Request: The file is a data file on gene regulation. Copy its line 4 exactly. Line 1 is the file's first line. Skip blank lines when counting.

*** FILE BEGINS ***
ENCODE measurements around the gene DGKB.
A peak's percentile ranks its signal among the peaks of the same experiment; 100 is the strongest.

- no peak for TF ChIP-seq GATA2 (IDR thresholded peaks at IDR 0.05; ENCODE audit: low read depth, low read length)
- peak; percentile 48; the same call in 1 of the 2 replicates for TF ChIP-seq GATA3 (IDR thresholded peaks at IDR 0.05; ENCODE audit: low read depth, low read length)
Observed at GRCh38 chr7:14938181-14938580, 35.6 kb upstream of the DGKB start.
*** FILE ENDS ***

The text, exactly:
- peak; percentile 48; the same call in 1 of the 2 replicates for TF ChIP-seq GATA3 (IDR thresholded peaks at IDR 0.05; ENCODE audit: low read depth, low read length)